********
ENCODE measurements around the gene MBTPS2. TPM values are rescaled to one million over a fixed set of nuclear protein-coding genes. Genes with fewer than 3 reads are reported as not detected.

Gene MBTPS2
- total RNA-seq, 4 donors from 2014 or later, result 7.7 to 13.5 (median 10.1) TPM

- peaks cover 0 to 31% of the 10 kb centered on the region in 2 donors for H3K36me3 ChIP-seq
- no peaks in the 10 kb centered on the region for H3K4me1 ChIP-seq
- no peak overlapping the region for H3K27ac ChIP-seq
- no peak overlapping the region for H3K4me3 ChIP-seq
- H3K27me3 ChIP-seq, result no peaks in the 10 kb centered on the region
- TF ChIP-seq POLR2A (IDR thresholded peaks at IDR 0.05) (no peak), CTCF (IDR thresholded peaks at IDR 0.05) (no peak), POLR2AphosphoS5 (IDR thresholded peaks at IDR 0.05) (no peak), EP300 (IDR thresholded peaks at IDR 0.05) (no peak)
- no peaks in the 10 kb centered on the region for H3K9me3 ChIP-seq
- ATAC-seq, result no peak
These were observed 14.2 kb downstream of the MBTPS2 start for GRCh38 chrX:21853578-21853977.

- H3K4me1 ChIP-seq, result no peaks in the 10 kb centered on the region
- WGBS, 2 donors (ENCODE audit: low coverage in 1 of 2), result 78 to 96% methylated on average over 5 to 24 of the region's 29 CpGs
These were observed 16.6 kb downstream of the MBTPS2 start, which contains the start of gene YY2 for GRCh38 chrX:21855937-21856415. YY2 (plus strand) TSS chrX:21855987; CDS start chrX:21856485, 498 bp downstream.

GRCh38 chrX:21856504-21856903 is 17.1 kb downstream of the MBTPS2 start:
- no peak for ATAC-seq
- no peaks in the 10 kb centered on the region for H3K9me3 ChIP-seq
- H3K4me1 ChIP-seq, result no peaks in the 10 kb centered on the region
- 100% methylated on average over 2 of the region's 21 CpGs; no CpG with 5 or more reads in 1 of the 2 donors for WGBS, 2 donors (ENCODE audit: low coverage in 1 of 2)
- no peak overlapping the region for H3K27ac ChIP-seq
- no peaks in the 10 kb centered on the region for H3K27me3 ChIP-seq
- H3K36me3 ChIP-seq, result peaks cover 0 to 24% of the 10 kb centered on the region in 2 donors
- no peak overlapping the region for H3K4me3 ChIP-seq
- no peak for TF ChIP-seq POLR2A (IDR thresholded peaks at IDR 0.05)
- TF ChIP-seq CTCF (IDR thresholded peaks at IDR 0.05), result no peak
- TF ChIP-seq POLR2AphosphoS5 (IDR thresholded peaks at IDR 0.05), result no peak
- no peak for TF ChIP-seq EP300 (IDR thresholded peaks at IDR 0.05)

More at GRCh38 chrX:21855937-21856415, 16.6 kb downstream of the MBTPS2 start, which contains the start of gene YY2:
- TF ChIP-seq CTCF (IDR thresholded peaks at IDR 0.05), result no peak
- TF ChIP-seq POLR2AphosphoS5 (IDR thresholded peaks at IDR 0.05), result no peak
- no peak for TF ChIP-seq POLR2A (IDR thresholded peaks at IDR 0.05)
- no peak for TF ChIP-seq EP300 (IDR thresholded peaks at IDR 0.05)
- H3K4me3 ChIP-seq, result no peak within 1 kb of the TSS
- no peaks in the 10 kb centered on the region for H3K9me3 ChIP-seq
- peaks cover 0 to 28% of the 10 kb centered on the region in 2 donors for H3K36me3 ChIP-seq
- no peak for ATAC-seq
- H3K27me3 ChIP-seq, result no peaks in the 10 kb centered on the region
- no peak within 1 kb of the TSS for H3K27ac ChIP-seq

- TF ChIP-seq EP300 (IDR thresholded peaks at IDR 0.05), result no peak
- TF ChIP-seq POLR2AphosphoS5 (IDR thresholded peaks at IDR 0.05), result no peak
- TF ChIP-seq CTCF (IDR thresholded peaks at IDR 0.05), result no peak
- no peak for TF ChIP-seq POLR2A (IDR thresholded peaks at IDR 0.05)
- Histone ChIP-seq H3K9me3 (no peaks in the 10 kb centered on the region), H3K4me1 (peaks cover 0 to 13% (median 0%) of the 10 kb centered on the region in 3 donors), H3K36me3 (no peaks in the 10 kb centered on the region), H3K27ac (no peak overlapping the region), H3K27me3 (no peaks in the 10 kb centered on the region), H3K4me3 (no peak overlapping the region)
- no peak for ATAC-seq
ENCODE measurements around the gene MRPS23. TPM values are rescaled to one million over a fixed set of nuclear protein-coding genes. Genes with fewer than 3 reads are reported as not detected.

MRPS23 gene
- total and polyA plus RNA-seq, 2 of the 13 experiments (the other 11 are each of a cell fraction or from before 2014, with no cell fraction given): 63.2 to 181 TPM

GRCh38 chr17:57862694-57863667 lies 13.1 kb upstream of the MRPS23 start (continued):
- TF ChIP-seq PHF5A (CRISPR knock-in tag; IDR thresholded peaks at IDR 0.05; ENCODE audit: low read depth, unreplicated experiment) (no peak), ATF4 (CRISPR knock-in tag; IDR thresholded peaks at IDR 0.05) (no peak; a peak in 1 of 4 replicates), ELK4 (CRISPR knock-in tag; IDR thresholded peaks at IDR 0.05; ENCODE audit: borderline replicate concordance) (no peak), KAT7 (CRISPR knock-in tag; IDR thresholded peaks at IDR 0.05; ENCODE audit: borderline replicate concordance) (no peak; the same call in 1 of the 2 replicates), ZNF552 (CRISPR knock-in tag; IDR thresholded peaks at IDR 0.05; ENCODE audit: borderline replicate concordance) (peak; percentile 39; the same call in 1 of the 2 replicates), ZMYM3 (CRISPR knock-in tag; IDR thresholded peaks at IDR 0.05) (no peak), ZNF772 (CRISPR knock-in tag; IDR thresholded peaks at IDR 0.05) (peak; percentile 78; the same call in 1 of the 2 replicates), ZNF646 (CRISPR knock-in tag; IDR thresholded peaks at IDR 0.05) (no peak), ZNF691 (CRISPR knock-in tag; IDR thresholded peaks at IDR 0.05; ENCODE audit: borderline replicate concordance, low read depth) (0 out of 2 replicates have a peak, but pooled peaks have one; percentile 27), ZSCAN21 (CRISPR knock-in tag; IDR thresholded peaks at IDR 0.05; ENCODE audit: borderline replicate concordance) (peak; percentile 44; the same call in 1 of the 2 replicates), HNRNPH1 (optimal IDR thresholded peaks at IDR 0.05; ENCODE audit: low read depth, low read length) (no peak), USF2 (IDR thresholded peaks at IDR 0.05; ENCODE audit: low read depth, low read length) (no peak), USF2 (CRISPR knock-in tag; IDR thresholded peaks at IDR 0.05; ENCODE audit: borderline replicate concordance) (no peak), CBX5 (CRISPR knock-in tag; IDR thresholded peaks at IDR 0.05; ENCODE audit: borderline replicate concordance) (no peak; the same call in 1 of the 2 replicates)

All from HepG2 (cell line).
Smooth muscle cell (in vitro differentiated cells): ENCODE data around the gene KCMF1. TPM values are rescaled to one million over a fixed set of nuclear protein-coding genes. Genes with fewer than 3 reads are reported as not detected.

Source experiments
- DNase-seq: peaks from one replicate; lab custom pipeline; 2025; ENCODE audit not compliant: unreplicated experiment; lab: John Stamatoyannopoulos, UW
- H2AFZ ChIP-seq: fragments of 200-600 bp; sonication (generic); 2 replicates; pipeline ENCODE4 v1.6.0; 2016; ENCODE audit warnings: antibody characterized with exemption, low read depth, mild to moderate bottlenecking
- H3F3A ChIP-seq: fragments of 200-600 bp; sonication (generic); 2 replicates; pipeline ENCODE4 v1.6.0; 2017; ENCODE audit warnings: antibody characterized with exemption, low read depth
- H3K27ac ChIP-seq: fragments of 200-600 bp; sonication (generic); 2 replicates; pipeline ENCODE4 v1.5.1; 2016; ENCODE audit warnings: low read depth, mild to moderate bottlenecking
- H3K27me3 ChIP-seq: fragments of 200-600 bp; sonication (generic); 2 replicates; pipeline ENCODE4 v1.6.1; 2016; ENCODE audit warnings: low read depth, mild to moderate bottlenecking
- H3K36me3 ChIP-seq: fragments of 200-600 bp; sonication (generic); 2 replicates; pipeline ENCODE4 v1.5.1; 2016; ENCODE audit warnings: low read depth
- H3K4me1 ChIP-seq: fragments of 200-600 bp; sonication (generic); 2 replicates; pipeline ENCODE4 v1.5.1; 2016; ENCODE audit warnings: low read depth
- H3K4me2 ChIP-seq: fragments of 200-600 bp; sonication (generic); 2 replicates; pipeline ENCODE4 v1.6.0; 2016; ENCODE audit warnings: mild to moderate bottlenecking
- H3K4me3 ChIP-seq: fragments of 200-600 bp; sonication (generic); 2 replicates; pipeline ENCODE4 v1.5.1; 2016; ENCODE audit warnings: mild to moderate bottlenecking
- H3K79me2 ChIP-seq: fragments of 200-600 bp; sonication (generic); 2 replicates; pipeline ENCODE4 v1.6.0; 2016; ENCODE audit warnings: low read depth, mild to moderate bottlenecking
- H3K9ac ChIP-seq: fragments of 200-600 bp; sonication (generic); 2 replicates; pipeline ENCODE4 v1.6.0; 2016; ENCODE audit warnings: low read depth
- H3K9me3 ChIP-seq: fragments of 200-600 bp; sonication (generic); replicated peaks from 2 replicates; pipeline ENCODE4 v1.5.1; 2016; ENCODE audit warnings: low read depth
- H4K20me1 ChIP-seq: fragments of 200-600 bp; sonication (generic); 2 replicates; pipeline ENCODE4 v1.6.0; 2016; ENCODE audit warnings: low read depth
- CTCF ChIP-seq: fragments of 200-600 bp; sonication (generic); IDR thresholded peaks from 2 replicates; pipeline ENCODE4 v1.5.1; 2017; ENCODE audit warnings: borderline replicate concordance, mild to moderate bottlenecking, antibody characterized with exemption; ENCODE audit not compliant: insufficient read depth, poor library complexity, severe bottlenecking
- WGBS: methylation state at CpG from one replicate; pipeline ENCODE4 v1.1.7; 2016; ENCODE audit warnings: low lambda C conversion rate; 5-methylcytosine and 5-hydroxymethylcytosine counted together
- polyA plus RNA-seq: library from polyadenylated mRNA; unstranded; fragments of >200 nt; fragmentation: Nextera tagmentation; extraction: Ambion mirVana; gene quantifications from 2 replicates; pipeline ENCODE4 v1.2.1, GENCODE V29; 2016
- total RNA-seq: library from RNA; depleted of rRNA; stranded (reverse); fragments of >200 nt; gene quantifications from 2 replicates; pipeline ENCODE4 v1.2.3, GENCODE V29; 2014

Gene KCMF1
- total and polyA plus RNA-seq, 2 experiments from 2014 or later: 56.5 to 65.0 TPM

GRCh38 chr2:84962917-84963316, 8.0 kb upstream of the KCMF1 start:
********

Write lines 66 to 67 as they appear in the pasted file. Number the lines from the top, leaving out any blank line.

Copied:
- H4K20me1 ChIP-seq: fragments of 200-600 bp; sonication (generic); 2 replicates; pipeline ENCODE4 v1.6.0; 2016; ENCODE audit warnings: low read depth
- CTCF ChIP-seq: fragments of 200-600 bp; sonication (generic); IDR thresholded peaks from 2 replicates; pipeline ENCODE4 v1.5.1; 2017; ENCODE audit warnings: borderline replicate concordance, mild to moderate bottlenecking, antibody characterized with exemption; ENCODE audit not compliant: insufficient read depth, poor library complexity, severe bottlenecking